Starting a process with the system() call

The system() function is the simplest; it takes a command line, the same as you'd type it at a shell prompt, and executes it.

In fact, system() actually starts up a shell to handle the command that you want to perform.

The editor that I'm using to write this book makes use of the system() call. When I'm editing, I may need to “shell out,” check out some samples, and then come back into the editor, all without losing my place. In this editor, I may issue the command :!pwd for example, to display the current working directory. The editor runs this code for the :!pwd command:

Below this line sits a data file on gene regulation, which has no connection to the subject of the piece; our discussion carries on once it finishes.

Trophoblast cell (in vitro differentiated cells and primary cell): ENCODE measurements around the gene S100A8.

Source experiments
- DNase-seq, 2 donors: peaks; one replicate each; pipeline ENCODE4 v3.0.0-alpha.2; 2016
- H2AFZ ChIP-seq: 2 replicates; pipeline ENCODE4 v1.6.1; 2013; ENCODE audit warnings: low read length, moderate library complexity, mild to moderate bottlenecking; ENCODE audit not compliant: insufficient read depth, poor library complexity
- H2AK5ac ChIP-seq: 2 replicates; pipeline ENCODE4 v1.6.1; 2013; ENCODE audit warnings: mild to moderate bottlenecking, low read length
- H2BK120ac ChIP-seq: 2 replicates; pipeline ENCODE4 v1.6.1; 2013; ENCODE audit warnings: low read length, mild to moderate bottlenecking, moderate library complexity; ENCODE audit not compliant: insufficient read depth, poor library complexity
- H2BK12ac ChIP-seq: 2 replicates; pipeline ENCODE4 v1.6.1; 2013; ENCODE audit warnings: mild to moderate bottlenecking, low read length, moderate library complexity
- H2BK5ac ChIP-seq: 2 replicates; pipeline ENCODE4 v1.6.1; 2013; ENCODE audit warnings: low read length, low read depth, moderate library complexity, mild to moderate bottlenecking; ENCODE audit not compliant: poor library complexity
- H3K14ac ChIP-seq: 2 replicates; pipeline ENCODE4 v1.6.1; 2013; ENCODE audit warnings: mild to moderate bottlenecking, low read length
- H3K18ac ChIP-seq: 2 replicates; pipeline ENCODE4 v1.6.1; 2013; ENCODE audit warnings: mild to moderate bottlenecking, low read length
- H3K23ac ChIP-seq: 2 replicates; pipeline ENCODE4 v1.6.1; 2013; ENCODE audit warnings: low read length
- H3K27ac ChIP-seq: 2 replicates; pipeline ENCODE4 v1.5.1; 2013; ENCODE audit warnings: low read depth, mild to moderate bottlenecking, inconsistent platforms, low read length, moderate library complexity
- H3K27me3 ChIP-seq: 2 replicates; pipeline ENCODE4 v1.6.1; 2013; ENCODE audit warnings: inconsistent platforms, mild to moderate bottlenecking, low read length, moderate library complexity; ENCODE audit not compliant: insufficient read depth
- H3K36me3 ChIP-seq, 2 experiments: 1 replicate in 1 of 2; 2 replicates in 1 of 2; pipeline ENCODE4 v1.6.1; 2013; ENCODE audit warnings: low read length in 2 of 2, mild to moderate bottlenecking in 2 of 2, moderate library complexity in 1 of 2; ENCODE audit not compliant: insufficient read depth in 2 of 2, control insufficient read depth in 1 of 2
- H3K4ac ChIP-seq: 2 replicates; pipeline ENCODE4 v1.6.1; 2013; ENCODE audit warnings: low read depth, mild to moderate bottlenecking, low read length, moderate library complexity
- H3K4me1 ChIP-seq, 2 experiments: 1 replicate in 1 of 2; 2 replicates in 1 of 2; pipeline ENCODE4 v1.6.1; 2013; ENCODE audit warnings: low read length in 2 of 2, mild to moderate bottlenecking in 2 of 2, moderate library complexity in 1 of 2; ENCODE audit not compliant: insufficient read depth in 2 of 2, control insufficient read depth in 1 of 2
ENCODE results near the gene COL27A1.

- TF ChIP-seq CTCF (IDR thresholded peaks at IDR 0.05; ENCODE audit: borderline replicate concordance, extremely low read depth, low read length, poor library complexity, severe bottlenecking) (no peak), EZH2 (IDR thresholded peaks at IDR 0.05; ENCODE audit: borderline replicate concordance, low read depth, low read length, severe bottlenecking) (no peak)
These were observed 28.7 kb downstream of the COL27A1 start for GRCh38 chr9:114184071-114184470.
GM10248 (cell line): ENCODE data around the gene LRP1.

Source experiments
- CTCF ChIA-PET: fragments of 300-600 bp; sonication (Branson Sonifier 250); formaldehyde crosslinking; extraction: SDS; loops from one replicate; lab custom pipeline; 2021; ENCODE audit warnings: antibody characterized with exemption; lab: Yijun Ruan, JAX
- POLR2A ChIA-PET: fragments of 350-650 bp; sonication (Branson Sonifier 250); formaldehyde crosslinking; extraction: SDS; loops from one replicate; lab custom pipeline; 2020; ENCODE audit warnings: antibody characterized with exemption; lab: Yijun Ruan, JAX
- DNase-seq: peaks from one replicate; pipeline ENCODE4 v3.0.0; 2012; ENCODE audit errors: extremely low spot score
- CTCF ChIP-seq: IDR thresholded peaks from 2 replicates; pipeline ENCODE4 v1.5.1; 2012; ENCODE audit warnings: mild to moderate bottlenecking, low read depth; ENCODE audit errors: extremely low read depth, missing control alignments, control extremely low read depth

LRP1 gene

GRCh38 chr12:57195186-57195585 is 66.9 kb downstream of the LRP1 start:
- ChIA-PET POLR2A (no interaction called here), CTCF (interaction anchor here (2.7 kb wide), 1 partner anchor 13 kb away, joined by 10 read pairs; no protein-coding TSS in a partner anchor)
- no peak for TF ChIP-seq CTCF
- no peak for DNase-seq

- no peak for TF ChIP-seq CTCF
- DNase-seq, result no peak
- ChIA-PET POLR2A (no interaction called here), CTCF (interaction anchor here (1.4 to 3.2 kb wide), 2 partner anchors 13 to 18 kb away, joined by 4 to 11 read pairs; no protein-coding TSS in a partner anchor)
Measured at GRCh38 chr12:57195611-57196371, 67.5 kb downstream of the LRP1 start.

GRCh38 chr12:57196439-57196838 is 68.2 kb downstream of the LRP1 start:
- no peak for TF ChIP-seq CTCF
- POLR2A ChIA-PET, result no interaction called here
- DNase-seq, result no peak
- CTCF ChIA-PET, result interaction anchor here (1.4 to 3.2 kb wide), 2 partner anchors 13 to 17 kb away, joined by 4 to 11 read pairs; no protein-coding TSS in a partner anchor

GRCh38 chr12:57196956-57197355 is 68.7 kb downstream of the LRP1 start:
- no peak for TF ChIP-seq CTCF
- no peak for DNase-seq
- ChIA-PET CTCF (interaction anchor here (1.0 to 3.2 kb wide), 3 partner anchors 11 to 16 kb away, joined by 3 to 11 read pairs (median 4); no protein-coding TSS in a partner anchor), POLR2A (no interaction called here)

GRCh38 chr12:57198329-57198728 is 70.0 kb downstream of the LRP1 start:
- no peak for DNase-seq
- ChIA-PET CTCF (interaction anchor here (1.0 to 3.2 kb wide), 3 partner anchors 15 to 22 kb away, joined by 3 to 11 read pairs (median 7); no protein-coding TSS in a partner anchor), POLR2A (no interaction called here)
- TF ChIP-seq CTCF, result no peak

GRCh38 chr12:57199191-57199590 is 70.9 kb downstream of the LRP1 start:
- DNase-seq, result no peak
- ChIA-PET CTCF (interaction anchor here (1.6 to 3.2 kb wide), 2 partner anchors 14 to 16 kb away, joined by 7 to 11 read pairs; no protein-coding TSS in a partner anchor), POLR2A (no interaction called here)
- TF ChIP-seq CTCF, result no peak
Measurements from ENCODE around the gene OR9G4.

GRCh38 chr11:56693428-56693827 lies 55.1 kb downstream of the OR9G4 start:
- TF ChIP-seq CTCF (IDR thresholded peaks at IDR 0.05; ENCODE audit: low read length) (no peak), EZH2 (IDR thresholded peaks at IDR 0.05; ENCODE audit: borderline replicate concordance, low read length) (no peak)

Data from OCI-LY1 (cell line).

system ("pwd");

Is system() suited for everything under the sun? Of course not, but it's useful for a lot of your process-creation requirements.